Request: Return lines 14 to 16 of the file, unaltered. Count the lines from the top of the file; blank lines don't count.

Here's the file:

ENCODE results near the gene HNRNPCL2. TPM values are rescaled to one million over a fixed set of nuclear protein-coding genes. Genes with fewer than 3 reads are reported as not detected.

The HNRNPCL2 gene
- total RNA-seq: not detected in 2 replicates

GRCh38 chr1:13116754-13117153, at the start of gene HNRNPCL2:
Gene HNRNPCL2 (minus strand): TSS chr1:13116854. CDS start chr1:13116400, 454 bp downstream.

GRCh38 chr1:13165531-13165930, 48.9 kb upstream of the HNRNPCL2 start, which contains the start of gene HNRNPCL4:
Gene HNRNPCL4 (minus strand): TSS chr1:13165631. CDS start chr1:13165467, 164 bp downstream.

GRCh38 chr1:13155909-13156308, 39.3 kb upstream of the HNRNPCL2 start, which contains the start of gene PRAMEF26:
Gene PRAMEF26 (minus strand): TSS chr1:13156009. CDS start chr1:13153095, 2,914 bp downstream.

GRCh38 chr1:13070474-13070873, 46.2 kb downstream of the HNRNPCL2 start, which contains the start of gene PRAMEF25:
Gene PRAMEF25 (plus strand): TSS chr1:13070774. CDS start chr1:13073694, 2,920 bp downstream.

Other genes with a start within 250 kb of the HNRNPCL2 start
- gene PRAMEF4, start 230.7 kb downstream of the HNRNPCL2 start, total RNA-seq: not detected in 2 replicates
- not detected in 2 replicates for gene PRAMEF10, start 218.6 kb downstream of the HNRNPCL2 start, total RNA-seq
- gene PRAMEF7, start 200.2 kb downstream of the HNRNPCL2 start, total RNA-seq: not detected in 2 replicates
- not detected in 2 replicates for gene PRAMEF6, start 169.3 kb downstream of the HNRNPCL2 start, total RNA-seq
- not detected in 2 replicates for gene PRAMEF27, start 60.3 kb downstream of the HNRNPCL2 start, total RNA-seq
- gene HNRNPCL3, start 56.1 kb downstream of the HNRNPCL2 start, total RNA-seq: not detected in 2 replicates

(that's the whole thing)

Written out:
- not detected in 2 replicates for gene PRAMEF10, start 218.6 kb downstream of the HNRNPCL2 start, total RNA-seq
- gene PRAMEF7, start 200.2 kb downstream of the HNRNPCL2 start, total RNA-seq: not detected in 2 replicates
- not detected in 2 replicates for gene PRAMEF6, start 169.3 kb downstream of the HNRNPCL2 start, total RNA-seq